Figure 6
figure6

Anti-tumor activity of HAMG to CT26/mβG tumors. (a) CT26 cell lines were immunofluorescence stained for the HA epitope (red) and observed under a fluorescence microscope equipped with a CCD detector (lower panels) or under phase-contrast (upper panels). Blue regions show nuclear staining by DAPI. (b) CT26/hβG and CT26/mβG cells were cultured two weeks in vitro or injected s.c. in BALB/c mice and recovered two weeks later. The cells were then immunofluorescence stained for the HA epitope and cellular fluorescence was quantified on a flow cytometer. (c) CT26 cell lines were exposed to pHAM or HAMG at pH 7.4 for 24 h and then 3H-thymidine incorporation was measured 24 h later (n=3). (d) CT26 cell lines were exposed to pHAM or HAMG at pH 6.6 for 24 h and then 3H-thymidine incorporation was measured 24 h later (n=3). (e) Bystander killing of CT26 cells was examined by adding pHAM or HAMG to mixtures containing the indicated ratios of CT26/mβG to CT26 cells. 3H-thymidine incorporation was measured 24 h later (n=3). Significantly lower incorporation of 3H-thymidine as compared to CT26 cells after treatment with HAMG is indicated (***P<0.0005). (f) BALB/c mice bearing established CT26 or CT26/mβG tumors were i.v. injected on day 10 with PBS or three fractionated doses of 50 mg/kg HAMG. Results show the mean values of six mice. Bars, s.e.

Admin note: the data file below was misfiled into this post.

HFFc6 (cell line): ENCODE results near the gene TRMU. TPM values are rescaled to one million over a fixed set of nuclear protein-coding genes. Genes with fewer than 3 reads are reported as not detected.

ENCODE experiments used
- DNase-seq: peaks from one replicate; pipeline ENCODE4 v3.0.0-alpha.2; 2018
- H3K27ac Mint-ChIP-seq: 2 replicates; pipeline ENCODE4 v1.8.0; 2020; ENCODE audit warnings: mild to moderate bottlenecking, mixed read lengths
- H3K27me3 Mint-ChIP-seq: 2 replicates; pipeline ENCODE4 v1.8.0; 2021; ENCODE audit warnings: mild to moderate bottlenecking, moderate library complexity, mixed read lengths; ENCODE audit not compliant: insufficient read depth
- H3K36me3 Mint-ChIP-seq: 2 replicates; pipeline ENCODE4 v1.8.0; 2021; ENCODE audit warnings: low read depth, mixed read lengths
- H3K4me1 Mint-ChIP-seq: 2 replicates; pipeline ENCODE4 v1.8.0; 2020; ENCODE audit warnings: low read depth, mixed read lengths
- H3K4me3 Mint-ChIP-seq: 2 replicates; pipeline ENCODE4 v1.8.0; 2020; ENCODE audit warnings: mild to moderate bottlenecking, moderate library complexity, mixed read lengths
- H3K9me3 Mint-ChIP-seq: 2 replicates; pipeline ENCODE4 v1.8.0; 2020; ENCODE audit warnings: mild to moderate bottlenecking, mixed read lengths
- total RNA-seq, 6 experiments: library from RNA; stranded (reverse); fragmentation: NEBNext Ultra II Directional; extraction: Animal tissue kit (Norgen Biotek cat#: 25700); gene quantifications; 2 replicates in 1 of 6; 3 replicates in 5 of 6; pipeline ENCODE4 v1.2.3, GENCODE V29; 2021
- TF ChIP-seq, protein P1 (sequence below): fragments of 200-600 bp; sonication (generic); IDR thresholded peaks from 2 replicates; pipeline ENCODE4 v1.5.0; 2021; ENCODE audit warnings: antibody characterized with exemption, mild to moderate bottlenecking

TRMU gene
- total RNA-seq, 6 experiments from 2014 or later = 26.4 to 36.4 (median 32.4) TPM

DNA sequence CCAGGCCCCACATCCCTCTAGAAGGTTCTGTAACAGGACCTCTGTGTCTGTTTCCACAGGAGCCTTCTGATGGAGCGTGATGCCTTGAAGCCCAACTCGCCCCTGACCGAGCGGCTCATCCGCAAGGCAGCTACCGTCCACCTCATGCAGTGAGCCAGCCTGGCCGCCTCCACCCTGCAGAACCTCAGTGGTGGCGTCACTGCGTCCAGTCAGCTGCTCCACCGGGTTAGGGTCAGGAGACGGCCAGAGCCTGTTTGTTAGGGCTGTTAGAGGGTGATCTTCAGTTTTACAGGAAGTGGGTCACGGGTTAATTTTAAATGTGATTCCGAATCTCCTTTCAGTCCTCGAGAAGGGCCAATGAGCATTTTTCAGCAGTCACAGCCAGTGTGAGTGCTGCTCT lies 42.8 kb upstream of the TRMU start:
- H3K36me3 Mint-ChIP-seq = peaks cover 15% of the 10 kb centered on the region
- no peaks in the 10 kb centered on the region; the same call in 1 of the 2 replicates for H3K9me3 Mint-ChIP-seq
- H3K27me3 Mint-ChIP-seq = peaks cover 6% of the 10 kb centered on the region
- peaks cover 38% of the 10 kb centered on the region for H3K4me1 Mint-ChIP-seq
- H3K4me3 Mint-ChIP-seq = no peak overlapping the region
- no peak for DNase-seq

Mammalian cells can secrete eβG

The poor expression of eβG-e-B7 on the surface of various cells suggested that cells retained eβG. Both hβG-e-B7 and mβG-e-B7 displayed similar intracellular distributions with typical golgi localization whereas eβG-e-B7 was more diffusely present in EJ/eβG cells (Figure 7a). Staining for BIP, a resident ER protein, demonstrated colocalization of BIP and eβG-e-B7 (Figure 7b), indicating a predominantly ER localization. By contrast, most mβG-e-B7 did not colocalize with BIP (Figure 7c).

Figure 7
figure7

Intracellular localization and secretion of eβG. (a) The indicated cells were fixed and permeabilized before the cells were stained for the HA epitope. Fixed and permeabilized EJ/eβG cells (b) and EJ/mβG cells (c) were stained for the HA epitope (green) and BIP (red). Yellow regions in the combined overlays indicate regions of βG and BIP colocalization. (d) Schematic of the trangenes employed for secretion or intracellular expression of βG. (e) 3T3 fibroblasts were transiently transfected with the indicated vectors and the ratio of βG activity in the culture medium (secreted) relative to the βG activity in the total cell lysate (cellular) was determined 48 h later (n=3) (f) 3T3 fibroblasts were transiently transfected with the indicated vectors and the ratio of βG activity in the culture medium (secreted) relative to the βG activity in the total cell lysate (cellular) was determined 60 h later (n=3). eβG activity was measured at pH 7 whereas mβG and hβG activities were assayed at pH 4.5. The units of βG activity present in the culture medium and cell lysates (secreted/cellular) are shown above each bar.